New this month Factual error: For much of ‘Braveheart' Robert the Bruce is torn between the choice of following his conscience by helping William Wallace or submitting to the English as a puppet ruler of Scotland. Thus he serves with the English army at the Battle of Falkirk, but helps Wallace to safety after the Scots are defeated. At the end of the film he is about to finally submit, when he has a change of heart, calls his followers to fight, and defeats the English. This is nonsense. Robert the Bruce was among the first Scottish noblemen to resist English control of Scotland. Edward I's Scottish wars lasted for more than ten years, and, at times, when it seemed that Edward had crushed all opposition, Robert the Bruce (like most Scots) made a half-hearted submission, but he soon took up arms again. There is no record that he was at the Battle of Falkirk (on either side). In 1306, seven months after Wallace's execution, he had himself crowned King of Scotland, provocatively rejecting English authority. For the rest of his life he waged uncompromising war against the English, culminating in his great victory at Bannockburn.
Add timeRob Halliday
New this month Factual error: Some more errors about Princess Isabella: at the height of William Wallaces' rebellion Edward I sends her as an ambassador to negotiate with Wallace (and spy on the Scots) instead she falls in love with Wallace. Princess Isabella was born in 1292: Wallace's rebellion was at its height during 1297-8, so she could have been no more than 6 at the time. (Somebody else has already observed that she was only 13 at the time of Wallace's execution.) Isabella's first language would (obviously) have been French, a 13th century Scotsman would speak either a heavily accented Scottish version of English, or Scots Gaelic, but Isabella has no communication difficulties in Scotland. The Wallace-Isabella affair is also absurd, since it is implausible that, at the height of a war, an unaccompanied young woman, let alone a princess engaged to the heir to the throne of England, would be sent into the heart of a war zone as an envoy and a spy.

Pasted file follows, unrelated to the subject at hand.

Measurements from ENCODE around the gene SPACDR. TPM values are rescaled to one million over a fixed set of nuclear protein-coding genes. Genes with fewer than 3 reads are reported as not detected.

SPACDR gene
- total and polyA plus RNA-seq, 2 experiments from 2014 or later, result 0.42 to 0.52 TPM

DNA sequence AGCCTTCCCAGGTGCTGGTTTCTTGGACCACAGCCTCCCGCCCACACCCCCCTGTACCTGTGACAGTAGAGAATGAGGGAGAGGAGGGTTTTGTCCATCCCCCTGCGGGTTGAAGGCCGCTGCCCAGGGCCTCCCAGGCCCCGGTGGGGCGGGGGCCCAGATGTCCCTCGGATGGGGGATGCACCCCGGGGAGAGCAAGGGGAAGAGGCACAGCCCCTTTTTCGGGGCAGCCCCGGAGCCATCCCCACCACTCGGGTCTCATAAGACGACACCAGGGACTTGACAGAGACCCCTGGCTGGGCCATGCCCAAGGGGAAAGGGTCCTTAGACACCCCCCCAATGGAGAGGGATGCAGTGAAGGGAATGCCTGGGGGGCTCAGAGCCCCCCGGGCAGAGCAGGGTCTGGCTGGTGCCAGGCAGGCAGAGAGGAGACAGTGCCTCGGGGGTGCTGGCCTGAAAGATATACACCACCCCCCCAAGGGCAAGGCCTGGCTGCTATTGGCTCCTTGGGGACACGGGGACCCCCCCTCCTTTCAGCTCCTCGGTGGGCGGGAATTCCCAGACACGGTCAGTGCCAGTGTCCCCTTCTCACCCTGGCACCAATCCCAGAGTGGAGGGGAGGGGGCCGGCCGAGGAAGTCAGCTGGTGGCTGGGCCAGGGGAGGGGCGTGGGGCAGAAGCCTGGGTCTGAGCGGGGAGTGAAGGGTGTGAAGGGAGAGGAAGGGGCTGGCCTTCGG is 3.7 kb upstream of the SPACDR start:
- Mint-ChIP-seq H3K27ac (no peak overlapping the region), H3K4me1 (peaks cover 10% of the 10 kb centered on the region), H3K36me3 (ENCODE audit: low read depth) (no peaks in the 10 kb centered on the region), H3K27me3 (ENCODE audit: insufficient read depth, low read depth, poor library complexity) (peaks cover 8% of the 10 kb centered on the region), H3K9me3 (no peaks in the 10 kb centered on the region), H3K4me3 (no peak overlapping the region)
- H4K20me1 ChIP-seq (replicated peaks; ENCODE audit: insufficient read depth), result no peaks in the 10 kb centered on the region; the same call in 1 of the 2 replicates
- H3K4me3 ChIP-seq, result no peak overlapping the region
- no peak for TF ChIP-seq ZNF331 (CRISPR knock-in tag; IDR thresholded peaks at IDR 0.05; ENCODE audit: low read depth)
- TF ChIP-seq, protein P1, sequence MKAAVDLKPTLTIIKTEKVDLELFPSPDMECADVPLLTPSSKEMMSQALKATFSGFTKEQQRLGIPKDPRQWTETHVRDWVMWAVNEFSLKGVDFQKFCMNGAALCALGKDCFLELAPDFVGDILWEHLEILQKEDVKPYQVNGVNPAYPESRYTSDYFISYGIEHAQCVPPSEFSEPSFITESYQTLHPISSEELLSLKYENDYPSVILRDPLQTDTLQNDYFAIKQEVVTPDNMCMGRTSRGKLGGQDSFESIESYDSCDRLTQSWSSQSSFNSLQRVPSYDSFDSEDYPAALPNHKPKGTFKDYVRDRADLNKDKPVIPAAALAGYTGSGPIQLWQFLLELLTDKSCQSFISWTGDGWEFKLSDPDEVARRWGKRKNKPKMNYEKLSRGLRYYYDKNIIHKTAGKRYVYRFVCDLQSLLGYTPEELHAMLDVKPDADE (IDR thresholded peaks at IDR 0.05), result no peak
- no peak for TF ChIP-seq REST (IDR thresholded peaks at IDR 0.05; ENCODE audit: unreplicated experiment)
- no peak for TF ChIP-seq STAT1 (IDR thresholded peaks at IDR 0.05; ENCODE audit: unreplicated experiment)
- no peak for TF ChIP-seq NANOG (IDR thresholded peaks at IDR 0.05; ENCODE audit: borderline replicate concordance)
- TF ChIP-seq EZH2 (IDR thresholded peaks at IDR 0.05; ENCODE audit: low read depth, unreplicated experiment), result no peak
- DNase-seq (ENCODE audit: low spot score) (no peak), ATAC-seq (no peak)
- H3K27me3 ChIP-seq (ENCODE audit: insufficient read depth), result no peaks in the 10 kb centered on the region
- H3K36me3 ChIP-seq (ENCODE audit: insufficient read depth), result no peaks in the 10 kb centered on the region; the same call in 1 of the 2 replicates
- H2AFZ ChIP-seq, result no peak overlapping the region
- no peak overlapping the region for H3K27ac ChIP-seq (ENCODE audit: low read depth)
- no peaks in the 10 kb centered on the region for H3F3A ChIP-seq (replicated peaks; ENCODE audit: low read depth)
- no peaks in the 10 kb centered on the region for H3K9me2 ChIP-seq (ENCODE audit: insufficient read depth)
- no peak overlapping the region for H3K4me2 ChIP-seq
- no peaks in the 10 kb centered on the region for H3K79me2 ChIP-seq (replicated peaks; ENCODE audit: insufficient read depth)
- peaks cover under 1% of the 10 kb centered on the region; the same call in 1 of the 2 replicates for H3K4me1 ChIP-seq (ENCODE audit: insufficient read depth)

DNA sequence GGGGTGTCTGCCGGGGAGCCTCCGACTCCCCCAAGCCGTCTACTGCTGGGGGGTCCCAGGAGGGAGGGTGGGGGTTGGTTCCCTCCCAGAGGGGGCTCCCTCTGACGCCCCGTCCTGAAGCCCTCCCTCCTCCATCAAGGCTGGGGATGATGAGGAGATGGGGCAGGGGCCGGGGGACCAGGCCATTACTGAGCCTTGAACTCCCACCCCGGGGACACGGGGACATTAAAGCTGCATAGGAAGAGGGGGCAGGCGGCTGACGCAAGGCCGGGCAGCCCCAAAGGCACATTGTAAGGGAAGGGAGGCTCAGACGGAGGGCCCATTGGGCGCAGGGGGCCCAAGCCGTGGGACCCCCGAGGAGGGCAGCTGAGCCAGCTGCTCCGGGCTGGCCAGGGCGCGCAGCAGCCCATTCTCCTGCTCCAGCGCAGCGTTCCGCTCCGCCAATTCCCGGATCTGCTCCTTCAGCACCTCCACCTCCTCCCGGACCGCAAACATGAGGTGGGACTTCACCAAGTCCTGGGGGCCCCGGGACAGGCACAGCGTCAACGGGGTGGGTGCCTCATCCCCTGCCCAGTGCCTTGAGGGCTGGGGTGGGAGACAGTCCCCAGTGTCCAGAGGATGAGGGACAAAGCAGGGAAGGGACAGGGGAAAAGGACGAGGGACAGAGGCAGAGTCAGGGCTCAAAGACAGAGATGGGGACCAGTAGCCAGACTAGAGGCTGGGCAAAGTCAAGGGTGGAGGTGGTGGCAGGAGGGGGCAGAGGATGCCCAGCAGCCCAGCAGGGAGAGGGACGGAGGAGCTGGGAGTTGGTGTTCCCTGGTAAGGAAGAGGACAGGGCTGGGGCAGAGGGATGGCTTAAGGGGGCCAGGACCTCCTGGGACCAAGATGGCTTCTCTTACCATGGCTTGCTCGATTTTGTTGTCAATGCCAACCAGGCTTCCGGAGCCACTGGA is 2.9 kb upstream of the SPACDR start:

Add timeRob Halliday
Factual error: The reason why it is called the Battle of Stirling is because it was fought on Stirling Bridge, in mud. The English had to file down into small ranks so they could cross the bridge, while William Wallace came in with full plate armour, not kilts, and butchered them with the rest of the Scots.
Factual error: The voice-over at the beginning of the film tells us that Malcolm Wallace was a commoner with his own lands and constant references are made through-out the film to William being a commoner. However this is a common historical myth. Malcolm Wallace was in fact born as a minor noble and became a knight, as was William. They were poor as noble families went but were still infinitely more privileged than the commoners of the day.
Factual error: Malcolm Wallace had three sons: John, William, and Malcolm. He was not killed in a minor scuffle with the English. He, in fact, fought for several years with the English in order to free John de Baliol from the tower of London. At the time, Baliol was the rightful heir to the Scottish crown, and that was actually William's reason for fighting the English. Robert the Bruce was the one who actually liberated Scotland, right?
Factual error: In the night scene after Malcolm Wallace's funeral we see the silhouette of a man playing bag pipes. Argyle tells William that they are outlawed tunes played on outlawed pipes. However, the bagpipes have only ever been banned twice in Scotland: in 1560 after the Reformation and again in 1746 after the Battle of Culloden (evidence for bans on bagpipes in the 18th century is weak at best). In the late 13th Century the bagpipe enjoyed similar popularity in England, although Scottish bagpipes were particular to the region, and had an established cultural importance. Whether these early bagpipes were as strongly associated with highland culture as later forms of the instrument is unclear; lowland and border musical tradition is more closely linked with small pipes.
Factual error: At the battle of Falkirk, the Irish soldiers fighting for Edward change sides at the last moment and go over to fight with the Scots. In reality, there were no Irish troops present at the battle. The only troublemakers amongst the English army were the contingent of Welsh bowmen who showed a reluctance to fight Wallace but this was more out of fear rather than sympathy for the Scots.
Factual error: Throughout the film, Wallace is portrayed as a Highland clansman in traditional highland garb. This was done by Gibson to emphasise the Scottish/English conflict, but it is not historically accurate. In fact, Wallace was a Lowland knight from exactly the same ethnic background as the Anglo-Normans he was fighting and would have worn the same style of armour as they did.
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